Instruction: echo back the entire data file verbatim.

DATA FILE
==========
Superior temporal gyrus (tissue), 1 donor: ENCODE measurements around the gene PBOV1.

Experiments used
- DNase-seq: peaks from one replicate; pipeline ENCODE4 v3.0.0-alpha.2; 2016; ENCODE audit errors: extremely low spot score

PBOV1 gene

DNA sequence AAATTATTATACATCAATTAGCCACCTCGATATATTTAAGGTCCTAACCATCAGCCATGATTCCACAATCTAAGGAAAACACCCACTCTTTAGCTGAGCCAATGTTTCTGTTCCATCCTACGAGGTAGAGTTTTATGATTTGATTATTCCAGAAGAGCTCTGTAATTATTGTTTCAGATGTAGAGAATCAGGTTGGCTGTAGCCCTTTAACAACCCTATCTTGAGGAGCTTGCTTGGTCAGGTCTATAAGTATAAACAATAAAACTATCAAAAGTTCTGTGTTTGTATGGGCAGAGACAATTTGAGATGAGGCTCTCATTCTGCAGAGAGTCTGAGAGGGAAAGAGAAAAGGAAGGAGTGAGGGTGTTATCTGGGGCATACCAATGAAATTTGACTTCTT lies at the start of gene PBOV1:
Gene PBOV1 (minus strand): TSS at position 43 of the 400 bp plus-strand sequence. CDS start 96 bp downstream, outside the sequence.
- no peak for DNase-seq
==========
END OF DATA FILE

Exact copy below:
Superior temporal gyrus (tissue), 1 donor: ENCODE measurements around the gene PBOV1.

Experiments used
- DNase-seq: peaks from one replicate; pipeline ENCODE4 v3.0.0-alpha.2; 2016; ENCODE audit errors: extremely low spot score

PBOV1 gene

DNA sequence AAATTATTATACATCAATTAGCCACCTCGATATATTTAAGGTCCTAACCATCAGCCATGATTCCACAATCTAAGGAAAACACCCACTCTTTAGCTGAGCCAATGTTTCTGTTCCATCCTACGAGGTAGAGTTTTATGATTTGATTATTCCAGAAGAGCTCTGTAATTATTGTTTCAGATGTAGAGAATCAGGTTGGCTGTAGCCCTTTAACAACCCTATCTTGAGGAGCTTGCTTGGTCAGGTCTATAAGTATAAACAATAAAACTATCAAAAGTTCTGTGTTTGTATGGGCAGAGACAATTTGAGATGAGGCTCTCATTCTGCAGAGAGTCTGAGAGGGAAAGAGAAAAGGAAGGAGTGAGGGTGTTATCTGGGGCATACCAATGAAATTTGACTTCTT lies at the start of gene PBOV1:
Gene PBOV1 (minus strand): TSS at position 43 of the 400 bp plus-strand sequence. CDS start 96 bp downstream, outside the sequence.
- no peak for DNase-seq